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Next: Gresham Barrett tries to build a runoff case against Nikki Haley in S.C.


Will CA even have enough funds to hold a primary? Maybe with a little cash from Obama's stash.

Posted by: leapin | June 10, 2010 5:47 PM | Report abuse

Mark, this has been a pet issue of mine for a while. It’s not so much that I prefer the ‘Top Two over other potential reforms, but that it’s the one that’s the most realistically achievable in the most places.

Since we don’t have a parliamentary system, I’m not too concerned about 3rd parties—I want something that reforms the two we have. Perhaps one of the parties will moderate themselves enough that I could choose to reaffiliate (at one time I would have been either a Scoop Jackson Democrat or a Rockefeller Republican).

There are other actions I would prefer, first among them 'redistricting reform' in which political parties lose the power to draw their own 'safe' legislative districts (most of the truly extreme legislators like my own Rep Doug Lamborn come from these safe districts because they depend on the most motivated loyalists (read 'obsessive extremists') to win in primaries).

Another is ‘instant run-off’ in which the voter ranks multiple candidates in order of preference. The lowest vote-getter is eliminated and, if you voted for that person, your vote is then transferred to your second choice (this is the one that helps the 3rd parties).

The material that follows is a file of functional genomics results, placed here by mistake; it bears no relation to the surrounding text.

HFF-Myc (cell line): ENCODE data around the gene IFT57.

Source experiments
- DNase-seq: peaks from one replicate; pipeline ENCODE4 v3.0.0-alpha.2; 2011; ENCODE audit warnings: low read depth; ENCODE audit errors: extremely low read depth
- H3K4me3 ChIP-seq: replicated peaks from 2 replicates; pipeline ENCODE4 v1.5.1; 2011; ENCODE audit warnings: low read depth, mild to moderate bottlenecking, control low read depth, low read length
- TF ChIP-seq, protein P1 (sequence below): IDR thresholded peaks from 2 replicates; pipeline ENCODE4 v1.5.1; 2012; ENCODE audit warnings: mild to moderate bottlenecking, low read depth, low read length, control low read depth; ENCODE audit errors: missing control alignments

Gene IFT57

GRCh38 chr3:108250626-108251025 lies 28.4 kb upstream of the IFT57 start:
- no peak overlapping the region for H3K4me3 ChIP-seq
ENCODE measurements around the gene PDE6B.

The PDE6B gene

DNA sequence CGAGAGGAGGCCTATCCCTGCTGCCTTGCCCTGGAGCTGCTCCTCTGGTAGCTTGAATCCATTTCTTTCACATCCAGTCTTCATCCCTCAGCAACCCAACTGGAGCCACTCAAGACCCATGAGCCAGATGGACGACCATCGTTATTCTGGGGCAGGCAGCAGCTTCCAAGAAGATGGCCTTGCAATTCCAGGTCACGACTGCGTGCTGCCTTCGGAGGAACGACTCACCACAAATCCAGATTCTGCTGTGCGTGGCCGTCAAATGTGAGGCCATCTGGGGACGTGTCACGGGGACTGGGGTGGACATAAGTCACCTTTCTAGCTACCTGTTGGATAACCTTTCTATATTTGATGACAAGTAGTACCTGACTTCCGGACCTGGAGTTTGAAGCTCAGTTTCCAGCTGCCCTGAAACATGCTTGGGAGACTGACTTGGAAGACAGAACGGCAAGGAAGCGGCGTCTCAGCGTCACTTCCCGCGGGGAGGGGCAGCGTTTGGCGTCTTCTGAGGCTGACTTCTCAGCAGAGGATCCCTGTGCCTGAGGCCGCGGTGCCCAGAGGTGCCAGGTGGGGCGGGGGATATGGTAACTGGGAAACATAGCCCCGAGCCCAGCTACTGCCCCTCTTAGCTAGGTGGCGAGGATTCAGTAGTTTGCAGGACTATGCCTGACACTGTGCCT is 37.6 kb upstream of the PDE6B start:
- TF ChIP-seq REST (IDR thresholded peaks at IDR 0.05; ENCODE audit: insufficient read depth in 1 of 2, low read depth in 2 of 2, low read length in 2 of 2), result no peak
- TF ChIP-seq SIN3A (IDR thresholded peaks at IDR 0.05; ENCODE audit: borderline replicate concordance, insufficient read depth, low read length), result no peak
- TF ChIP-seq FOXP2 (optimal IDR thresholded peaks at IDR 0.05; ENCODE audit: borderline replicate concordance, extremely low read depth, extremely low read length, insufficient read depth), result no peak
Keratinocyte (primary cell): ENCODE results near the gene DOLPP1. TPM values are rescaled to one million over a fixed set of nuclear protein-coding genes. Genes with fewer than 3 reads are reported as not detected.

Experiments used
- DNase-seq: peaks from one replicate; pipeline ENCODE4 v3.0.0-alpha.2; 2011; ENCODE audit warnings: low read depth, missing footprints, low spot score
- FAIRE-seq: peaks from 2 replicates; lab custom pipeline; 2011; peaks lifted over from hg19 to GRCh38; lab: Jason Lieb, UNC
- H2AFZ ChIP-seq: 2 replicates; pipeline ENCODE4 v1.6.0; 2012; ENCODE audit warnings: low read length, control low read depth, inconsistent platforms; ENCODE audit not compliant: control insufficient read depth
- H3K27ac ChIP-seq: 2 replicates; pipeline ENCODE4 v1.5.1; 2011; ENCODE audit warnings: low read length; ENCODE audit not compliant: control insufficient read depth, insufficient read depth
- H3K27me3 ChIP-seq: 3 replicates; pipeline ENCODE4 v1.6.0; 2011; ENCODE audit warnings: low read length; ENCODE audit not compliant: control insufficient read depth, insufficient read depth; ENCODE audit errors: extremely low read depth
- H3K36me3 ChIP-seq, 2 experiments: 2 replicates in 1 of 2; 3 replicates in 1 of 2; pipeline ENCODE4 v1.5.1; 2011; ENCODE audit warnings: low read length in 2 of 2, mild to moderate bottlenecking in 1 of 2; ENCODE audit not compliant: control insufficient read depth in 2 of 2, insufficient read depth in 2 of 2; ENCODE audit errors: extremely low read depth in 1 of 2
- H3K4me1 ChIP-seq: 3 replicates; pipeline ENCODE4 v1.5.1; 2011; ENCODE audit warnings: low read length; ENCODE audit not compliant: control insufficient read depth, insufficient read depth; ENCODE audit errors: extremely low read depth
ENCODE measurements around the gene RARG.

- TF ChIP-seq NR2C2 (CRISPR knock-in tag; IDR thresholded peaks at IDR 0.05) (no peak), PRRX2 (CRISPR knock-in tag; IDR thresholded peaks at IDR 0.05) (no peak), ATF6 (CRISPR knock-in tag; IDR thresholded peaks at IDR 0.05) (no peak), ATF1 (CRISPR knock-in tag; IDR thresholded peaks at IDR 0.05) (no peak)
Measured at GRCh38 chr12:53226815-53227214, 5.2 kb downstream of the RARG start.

But those others are far harder to sell…not realistically achievable and, if anything, I’m a rational pragmatist and I just want to make things work.

So, Top Two ain’t perfect, but it’s what’s possible…and it does mean candidates will have to talk to me and not just to their small group of intense crazies.

Posted by: malis | June 10, 2010 5:29 PM | Report abuse

On this issue, I must say that I am in pretty much complete agreement with 37th, both in analysis and opinion.

I am in favor of anything that reduces the power of political parties to control the process of determining who gets on the general election ballot. Will the parties try to clear their respective fields for single candidates? Of course. But we've had insurgent candidates (Paul, Haley, Angle, Halter, Lamont, etc.) mount challenges to incumbents or party favorites lately. A single open primary could inspire even more.